WeWriWa—Lyuba and her antithesis

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Welcome back to Weekend Writing Warriors, a weekly Sunday hop where writers share 8 sentences from a book or WIP.  I’m now sharing from the opening of my first Russian historical, You Cannot Kill a Swan: The Love Story of Lyuba and Ivan (available for pre-order here).

Eighteen-year-old Ivan has just been jilted by his secret sweetheart, 17-year-old Lyuba, who’s also his best friend. He and his close friend Aleksey have been discussing why they think this might’ve happened, along with the hope that Lyuba will come back where she belongs before long. Then the tram home pulls up Arbat Street, and they go to find seats. Among the passengers are three new girls who just moved from Estonia, each a little bit different.

First we briefly see Eliisabet, who has a mutual crush on Aleksey, and then we meet the shallow, materialistic Anastasiya. Ivan hasn’t the heart to sit beside Lyuba, and the seat he finds all the way in back is right next to the woman who becomes Lyuba’s antithesis and rival for Ivan’s attentions. Ivan never has any feelings for Anastasiya, but he later makes the mistake of using this delusional woman to make Lyuba jealous. They end up having an on-and-off pretend relationship that never goes beyond hand-holding, but in the very Victorian, delusional Anastasiya’s mind, this is true love and serious business.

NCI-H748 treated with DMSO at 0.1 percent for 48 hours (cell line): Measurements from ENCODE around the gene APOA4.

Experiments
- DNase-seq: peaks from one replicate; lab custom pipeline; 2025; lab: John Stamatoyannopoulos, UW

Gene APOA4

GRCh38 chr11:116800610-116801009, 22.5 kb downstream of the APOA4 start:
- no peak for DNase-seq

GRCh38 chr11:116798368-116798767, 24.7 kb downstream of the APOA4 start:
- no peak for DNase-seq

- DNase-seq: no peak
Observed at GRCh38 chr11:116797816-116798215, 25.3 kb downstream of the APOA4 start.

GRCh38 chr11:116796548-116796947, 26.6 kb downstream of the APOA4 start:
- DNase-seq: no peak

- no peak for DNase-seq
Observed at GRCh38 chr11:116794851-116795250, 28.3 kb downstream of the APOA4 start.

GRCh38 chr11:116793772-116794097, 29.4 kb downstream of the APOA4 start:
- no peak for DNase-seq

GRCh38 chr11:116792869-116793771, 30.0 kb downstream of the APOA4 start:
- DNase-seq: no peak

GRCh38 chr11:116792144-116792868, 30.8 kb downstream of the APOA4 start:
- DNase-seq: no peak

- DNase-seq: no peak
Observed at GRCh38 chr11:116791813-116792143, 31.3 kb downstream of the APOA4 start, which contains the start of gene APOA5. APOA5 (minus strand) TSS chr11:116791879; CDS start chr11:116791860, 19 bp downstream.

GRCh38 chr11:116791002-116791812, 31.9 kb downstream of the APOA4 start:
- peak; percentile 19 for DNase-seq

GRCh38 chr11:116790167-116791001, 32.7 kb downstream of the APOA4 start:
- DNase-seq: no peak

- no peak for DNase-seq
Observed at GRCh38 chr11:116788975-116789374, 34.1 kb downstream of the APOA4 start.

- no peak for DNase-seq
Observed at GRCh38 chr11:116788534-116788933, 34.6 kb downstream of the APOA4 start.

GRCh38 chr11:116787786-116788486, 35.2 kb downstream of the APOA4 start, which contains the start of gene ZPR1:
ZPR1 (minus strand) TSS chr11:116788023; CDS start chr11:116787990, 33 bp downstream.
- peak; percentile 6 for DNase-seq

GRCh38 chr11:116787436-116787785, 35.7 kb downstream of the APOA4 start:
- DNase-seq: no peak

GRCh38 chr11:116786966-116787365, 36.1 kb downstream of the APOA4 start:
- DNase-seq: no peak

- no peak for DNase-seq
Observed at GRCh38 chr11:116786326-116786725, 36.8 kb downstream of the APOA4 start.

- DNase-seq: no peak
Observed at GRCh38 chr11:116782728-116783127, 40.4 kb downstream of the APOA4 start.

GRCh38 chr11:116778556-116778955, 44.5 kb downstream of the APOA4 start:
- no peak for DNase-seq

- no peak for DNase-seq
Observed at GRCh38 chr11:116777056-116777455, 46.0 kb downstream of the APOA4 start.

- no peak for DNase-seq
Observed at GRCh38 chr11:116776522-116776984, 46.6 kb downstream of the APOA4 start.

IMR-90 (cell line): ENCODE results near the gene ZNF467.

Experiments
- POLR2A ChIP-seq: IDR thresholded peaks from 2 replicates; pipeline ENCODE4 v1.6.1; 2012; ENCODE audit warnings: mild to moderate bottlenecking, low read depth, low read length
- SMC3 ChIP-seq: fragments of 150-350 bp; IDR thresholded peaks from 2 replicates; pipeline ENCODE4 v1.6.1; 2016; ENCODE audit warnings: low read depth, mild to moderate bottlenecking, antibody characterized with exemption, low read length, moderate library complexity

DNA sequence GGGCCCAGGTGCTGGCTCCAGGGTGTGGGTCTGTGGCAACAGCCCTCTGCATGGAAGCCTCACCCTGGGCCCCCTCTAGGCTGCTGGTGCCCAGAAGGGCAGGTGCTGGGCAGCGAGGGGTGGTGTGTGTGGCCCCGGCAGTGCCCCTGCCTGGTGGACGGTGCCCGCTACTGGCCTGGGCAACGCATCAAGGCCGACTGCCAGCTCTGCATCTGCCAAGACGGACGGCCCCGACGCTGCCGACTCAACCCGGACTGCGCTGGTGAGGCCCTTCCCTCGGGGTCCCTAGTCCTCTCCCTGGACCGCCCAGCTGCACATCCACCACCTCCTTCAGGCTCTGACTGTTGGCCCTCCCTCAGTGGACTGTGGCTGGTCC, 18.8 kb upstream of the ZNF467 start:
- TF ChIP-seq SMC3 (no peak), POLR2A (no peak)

***

One of Eliisabet’s friends, a delicate blonde who bit her nails all day, takes a seat next to him and smiles flirtatiously.  He takes in this stranger, immediately sensing she’s nothing like Lyuba.  She looks like she stepped from the pages of a fashion magazine, with her painted face and nails, Jeanne Paquin gown, and tango shoes.  She also has a very large sketchpad of dresses she spent the day drawing in lieu of classwork.  Lyuba meanwhile has never painted her face or nails, wears comfortable over fashionable clothes, and enjoys reading newspapers and classic novels instead of keeping up with the latest fashions and the lives of the rich and famous.